November 15, 1993 | Vintage Insatiable
Picholine: Olive and Kicking
Yawn, just another risotto. What’s a menu these days without the obligatory risotto? Duck risotto? Big deal. With pumpkin and wild mushrooms? Yawn. White truffle oil? Must be pollen in the air. Stricken chiefs reach for the truffle oil. Not that I don’t like risotto. Oh my. Ohimigosh. This risotto. Ohhhmmmmy. (Sighs. Small gasps of delight.)
We are a gaggle of tickled tastebuds gathered around a table at Picholine, not quite daring to be bearish about life on the Upper West Side now that Terrance Brennan has settled here. We are your cliché citizens of Zabar’s country: a little bit artsy, proudly paranoid, wallowing in immodest eccentricities, only mildly manic-depressive. Grunge is not fashion. It’s how we dress. That’s why sensitive panhandlers prefer upper Broadway. They can feel equal, if not superior. Even though Café des Artistes and Shun Lee have graced our turf for decades, and now we eat amazingly well at Restaurant TwoTwoTwo, we still talk about the cuisinary curse, our fate as a gastronomic wasteland. So proud of our pain yet hungry for the cure. Could this be it?
Brennan, whose sunny Mediterranean flavors first touched us at the Polo, is only recently divorced from his partnership at Prix Fixe and Steak Frites. While searching for a spot all his own, he agreed last summer to whip the kitchen of Brasserie Pascal into shape, then bought out the lease when Guy Pascal decided, “I will return to my people on the East Side.” A new awning signals the change on West 64th, a street that has hast become a mini-restaurant row poised to feed Lincoln Center’s kulturflock.
The chef and his pretty blonde wife, Julie (that’s her in the long swirl of velvet, exiting at 10:30 to relieve the baby-sitter), might have left the front room as it was, with greenery papering the walls up to the stained-glass conservatory ceiling. But no. They’ve stuccoed it up instead, flanked a unicorn tapestry with country housewares, and set out new potatoes, apples, and pomegranates in bowls and wire garden stands to welcome you into the bar. Not exactly brilliant, but pleasant.
All it takes is a bite of moist olive-perfumed focaccia and the house-baked breadsticks in assorted flavors to catch the drift. Serious ambition here. The waiter pours a puddle of nippy green oil onto the bread plate, and even before we tuck into fragrant shrimp on peppery curried tabbouleh or almost-sweet chick-pea soup with garlicky chorizo and red-pepper painted croutons, our mouths are already in sensory crossfire. Skillful cooking, a zesty flavor palette, an artist’s eye -- these are the chef’s trademarks, a tendency to oversalt his only flaw.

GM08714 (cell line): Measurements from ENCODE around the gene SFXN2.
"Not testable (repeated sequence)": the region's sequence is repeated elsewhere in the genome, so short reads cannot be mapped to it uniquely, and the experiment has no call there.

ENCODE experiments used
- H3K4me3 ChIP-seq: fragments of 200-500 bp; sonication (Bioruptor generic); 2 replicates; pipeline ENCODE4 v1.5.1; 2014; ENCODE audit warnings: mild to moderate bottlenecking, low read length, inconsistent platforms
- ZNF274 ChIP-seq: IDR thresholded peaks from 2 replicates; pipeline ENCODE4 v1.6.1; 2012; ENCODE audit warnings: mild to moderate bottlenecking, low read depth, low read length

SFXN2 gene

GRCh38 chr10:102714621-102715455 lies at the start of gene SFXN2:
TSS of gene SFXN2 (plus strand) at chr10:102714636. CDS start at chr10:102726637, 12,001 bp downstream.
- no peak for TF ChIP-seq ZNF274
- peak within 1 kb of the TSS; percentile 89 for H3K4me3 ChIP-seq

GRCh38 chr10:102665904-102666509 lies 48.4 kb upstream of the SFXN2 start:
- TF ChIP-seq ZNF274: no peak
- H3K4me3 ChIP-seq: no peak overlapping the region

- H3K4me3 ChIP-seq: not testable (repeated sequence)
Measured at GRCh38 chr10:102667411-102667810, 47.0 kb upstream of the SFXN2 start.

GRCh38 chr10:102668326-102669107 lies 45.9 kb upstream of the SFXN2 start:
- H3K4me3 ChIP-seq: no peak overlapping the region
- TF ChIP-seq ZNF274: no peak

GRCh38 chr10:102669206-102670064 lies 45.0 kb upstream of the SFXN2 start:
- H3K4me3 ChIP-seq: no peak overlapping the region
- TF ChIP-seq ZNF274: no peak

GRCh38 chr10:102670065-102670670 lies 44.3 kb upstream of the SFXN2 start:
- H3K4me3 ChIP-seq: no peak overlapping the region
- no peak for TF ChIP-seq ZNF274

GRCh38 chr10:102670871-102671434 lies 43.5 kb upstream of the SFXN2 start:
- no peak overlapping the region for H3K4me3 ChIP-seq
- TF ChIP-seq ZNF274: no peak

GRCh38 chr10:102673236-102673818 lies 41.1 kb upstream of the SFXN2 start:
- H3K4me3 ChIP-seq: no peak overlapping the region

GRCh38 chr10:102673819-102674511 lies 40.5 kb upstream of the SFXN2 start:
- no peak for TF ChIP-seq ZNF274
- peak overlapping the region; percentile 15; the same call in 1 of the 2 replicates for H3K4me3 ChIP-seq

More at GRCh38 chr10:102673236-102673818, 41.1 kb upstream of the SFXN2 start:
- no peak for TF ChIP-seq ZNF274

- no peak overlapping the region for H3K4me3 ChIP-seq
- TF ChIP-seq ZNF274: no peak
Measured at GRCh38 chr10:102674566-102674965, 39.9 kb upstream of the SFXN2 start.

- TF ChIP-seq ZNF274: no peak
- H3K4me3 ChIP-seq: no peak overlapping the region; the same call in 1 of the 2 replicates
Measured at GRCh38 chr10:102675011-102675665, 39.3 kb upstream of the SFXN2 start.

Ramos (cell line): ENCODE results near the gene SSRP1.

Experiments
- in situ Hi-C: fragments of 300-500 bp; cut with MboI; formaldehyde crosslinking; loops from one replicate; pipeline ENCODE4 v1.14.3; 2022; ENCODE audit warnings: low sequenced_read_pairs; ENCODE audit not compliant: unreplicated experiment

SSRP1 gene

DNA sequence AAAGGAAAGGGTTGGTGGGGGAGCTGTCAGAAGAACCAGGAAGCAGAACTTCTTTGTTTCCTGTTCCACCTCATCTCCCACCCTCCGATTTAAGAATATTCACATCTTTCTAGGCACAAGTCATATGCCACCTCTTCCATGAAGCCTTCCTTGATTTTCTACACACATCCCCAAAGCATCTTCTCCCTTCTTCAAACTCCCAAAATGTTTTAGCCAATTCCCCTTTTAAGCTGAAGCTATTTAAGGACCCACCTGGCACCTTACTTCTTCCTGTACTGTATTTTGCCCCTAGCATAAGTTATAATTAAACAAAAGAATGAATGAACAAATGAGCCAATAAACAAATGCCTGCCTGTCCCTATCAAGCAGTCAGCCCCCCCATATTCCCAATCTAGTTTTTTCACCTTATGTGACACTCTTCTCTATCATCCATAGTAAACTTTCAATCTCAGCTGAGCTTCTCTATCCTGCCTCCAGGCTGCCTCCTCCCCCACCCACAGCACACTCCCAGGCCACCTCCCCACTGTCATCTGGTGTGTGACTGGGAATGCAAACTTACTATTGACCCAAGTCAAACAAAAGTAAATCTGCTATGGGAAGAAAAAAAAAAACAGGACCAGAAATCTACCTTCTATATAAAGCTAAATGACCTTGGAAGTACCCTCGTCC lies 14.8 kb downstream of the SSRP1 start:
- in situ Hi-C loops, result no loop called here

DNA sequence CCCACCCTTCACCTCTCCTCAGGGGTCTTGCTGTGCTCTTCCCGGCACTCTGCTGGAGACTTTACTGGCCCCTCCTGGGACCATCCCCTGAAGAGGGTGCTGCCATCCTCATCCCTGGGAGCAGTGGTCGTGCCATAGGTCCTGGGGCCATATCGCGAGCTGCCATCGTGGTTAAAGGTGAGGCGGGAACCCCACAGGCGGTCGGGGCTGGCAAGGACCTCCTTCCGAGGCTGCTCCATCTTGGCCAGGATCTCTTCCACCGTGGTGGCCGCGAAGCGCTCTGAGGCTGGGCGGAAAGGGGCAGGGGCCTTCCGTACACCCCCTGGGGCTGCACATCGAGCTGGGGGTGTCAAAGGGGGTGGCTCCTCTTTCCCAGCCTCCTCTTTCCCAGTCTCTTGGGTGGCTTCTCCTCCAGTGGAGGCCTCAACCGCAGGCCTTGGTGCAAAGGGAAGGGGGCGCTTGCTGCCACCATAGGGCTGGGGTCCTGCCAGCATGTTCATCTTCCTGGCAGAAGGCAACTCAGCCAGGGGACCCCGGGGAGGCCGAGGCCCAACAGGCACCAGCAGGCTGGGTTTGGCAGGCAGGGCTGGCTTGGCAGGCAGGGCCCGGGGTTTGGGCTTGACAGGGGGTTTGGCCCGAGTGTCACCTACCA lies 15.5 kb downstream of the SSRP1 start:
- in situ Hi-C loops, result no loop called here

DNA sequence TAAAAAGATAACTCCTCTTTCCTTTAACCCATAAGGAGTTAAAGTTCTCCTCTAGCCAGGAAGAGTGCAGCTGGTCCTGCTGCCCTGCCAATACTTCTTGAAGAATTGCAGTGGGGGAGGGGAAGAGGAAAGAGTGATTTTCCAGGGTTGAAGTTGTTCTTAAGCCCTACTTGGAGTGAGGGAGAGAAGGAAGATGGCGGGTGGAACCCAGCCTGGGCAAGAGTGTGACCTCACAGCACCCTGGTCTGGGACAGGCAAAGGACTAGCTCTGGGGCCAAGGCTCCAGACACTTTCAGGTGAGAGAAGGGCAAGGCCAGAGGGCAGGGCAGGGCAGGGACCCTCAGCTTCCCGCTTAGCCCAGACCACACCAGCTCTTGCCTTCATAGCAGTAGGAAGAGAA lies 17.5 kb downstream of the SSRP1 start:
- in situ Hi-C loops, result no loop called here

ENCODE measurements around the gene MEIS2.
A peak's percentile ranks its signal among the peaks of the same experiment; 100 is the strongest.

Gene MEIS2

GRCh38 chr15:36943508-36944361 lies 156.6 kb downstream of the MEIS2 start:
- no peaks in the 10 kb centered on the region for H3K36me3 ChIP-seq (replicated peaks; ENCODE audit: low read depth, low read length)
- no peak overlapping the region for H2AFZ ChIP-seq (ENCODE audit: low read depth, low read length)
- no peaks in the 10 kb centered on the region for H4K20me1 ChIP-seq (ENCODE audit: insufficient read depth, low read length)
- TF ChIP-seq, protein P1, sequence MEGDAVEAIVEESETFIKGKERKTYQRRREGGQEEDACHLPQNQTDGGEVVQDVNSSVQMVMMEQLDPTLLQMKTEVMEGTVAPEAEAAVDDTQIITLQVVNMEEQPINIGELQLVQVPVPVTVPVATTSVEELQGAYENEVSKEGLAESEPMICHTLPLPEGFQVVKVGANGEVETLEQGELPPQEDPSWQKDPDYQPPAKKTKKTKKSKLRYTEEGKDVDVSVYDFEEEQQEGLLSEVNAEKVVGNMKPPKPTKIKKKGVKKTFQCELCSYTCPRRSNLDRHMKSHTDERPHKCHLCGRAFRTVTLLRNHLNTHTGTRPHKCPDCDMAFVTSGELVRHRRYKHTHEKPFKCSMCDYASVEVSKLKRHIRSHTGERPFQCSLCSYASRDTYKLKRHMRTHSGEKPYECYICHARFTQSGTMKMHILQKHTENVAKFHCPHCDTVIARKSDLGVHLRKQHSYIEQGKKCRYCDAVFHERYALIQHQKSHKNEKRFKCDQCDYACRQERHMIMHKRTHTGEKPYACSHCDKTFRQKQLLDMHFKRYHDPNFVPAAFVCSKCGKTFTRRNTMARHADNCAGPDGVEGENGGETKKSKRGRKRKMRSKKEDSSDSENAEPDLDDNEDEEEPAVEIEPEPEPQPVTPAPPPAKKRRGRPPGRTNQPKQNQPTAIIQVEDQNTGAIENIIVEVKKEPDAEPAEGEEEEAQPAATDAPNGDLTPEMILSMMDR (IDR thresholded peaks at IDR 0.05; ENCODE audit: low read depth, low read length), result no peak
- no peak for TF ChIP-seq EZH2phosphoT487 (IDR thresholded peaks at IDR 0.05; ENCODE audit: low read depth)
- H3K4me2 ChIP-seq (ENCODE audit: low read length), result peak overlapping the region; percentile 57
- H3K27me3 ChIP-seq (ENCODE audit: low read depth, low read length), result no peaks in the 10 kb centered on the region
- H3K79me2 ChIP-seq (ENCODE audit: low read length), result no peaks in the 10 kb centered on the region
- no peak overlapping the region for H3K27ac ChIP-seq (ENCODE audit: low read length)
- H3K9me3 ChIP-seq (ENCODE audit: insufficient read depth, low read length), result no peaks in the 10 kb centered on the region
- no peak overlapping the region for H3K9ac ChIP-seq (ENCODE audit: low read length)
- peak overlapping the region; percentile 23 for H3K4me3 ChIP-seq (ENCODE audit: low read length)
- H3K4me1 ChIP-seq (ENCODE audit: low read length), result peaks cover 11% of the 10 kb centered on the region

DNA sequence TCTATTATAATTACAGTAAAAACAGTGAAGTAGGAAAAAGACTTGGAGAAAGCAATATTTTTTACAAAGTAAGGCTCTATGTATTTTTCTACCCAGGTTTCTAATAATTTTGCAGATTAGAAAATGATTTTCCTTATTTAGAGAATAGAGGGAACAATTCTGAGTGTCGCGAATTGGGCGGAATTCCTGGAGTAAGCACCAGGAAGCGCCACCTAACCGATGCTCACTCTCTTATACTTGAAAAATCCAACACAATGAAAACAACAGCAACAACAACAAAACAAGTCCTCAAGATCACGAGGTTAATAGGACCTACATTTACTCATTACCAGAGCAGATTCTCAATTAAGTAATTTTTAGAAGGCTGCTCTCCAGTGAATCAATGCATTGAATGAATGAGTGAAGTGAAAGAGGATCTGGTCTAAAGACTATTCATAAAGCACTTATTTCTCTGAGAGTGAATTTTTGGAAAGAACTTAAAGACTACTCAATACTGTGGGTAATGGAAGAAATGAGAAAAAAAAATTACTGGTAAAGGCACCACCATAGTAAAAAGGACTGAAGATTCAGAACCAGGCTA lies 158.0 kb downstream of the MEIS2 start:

Dumplings of ricotta and Swiss chard in a prosciutto-and-sweet-garlic-perfumed broth, the portobello-and-white-bean salad with shards of pecorino, and the house’s namesake salad (grilled vegetables with feta chunks in a balsamic vinaigrette) flaunt his strengths, and the five tiny ramekins of Mediterranean spreads (taramosalata, hummus, tapenade, eggplant caviar, and feta-oregano whip) with grilled flatbread chips are ideal for sharing. France, Italy, Morocco, Greece -- familiar flavors mingle. Slow braised leg of lamb, moist and rich on white-bean “brandade.” Crusty baby chicken with a salty staccato of olives and preserved lemon, eggplant pancakes on the side. Nutty skate on fennel in a niçoise vinaigrette. Silken cod in a haze of caramelized onions and potatoes boulangère. Only the venison daube disappoints --the meat dry as sawdust. And the hanger steak, served sliced rather than whole, with its remarkable crackle of potato, is just a tease to lusty carnivorean cravings. Moist, fruit-studded pumpkin-bread pudding with caramel and candied pecans, intense lemon-curd Napoleon, and lush, caramelized banana tart Tatin with banana-nut ice cream make fitting finales. With a good red table wine- Château Bel Air ’88 at just $16 or a Mouiex Saint Emilion at $20 -- a dinner for two could run $100, tax and tip included, but no one who loves to eat will feel exploited.
Sloshing through peddlers’ debris, dodging garbage-can scavengers on the way home, I feel the high of discovery. The arrival of Picholine (say “Pee-show-leen”) in my neighborhood can only be a good omen.
55 West 64th Street between Broadway and Columbus Avenue. 212 724 8585
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